Key Points:

A collision between a Japanese whaler and an anti-whaling protest ship in frigid Antarctic waters has sparked renewed calls for the New Zealand and Australian Governments to block the Steve Irwin from refuelling in the two countries.

The Sea Shepherd conservation group ship Steve Irwin was trying to prevent the transfer of a dead whale up the slipway of the factory ship Nisshin Maru yesterday morning when the Japanese harpoon vessel tried to block it, making the collision unavoidable, said Steve Irwin captain Paul Watson.

No one was injured in the collision, which caused minor damage to the stern of the Japanese ship, the hardline anti-whaling group said.

But Japanese authorities said it was an "act of violence and unforgivable".

"It could have been much worse, people could have been killed," New Zealand based spokesman for the Institute of Cetacean Research Glen Inwood said.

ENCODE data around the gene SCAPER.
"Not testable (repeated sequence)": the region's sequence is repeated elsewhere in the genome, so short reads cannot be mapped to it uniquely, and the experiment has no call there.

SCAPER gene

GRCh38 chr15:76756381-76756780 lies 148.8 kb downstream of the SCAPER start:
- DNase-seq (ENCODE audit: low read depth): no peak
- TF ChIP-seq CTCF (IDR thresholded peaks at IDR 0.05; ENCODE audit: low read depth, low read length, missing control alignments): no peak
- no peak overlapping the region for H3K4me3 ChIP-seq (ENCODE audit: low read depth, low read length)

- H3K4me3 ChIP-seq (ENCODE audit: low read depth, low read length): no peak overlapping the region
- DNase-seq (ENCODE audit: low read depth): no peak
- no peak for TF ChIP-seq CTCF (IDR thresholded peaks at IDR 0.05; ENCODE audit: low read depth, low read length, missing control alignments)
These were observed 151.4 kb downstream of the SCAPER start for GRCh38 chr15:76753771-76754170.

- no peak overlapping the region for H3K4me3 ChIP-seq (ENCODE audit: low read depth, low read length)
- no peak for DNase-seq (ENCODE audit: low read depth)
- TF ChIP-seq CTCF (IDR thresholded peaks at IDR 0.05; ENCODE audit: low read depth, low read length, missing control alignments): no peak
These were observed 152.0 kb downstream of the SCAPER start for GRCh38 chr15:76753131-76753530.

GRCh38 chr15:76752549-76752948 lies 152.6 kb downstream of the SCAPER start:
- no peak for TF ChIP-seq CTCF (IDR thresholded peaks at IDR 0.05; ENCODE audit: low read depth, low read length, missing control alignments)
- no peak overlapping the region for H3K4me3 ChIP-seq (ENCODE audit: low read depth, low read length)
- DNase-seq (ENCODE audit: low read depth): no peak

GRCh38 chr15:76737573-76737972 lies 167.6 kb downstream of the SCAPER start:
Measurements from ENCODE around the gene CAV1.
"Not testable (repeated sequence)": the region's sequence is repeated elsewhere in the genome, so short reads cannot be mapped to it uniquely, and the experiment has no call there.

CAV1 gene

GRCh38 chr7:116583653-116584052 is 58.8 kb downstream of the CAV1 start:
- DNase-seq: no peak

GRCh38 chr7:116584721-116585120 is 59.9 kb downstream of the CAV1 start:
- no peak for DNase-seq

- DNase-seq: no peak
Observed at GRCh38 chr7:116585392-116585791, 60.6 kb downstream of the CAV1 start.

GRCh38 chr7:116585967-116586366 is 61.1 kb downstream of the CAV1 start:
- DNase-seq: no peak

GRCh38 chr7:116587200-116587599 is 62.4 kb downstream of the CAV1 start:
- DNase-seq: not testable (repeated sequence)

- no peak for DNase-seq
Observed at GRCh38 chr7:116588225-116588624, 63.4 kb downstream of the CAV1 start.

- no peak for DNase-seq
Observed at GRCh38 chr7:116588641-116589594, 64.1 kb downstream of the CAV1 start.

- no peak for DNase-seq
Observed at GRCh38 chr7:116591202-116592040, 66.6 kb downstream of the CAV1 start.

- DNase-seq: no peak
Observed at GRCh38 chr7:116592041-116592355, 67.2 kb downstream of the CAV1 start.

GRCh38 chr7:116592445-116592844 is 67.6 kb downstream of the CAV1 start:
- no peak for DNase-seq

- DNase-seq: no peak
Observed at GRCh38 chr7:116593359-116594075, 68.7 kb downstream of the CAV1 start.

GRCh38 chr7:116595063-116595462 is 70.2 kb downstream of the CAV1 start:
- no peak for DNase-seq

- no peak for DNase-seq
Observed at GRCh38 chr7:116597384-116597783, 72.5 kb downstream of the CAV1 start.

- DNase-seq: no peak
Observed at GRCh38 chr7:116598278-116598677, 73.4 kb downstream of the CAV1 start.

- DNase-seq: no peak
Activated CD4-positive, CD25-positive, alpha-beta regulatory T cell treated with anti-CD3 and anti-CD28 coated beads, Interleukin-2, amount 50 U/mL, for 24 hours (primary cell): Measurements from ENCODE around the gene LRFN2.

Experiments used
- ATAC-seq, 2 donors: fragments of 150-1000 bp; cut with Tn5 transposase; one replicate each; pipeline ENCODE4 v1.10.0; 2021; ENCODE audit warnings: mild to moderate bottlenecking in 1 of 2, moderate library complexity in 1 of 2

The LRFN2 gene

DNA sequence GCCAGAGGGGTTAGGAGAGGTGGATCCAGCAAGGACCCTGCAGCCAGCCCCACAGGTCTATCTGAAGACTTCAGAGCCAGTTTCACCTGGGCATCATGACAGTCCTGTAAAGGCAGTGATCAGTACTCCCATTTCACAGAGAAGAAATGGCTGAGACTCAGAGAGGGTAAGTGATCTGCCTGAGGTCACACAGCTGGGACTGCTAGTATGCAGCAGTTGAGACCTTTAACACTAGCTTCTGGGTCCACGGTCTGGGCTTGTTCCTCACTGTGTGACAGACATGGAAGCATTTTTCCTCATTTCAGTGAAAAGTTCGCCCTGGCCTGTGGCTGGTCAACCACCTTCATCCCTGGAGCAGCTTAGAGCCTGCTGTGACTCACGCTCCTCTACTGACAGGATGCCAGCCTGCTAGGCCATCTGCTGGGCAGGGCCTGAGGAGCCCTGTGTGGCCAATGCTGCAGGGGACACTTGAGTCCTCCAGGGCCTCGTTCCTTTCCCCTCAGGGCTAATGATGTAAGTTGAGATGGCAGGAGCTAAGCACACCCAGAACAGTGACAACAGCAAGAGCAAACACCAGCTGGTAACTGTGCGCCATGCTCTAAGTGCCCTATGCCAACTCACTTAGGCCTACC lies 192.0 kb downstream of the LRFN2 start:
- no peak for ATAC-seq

Japan repeated a call for the two Governments to show responsibility for safety at sea and block the Dutch ship from ports in Australasia, he said.

Mr Inwood said the Steven Irwin would run out of fuel shortly and have to head back to either New Zealand or Australia to restock.

The Netherlands Government should also order the Dutch-flagged Steve Irwin to stop its criminal activities interfering with legal whaling operations, Mr Inwood said.

Although Japan officially stopped whaling under a 1986 global moratorium, it continues to take hundreds of whales under a loophole allowing whaling for research purposes.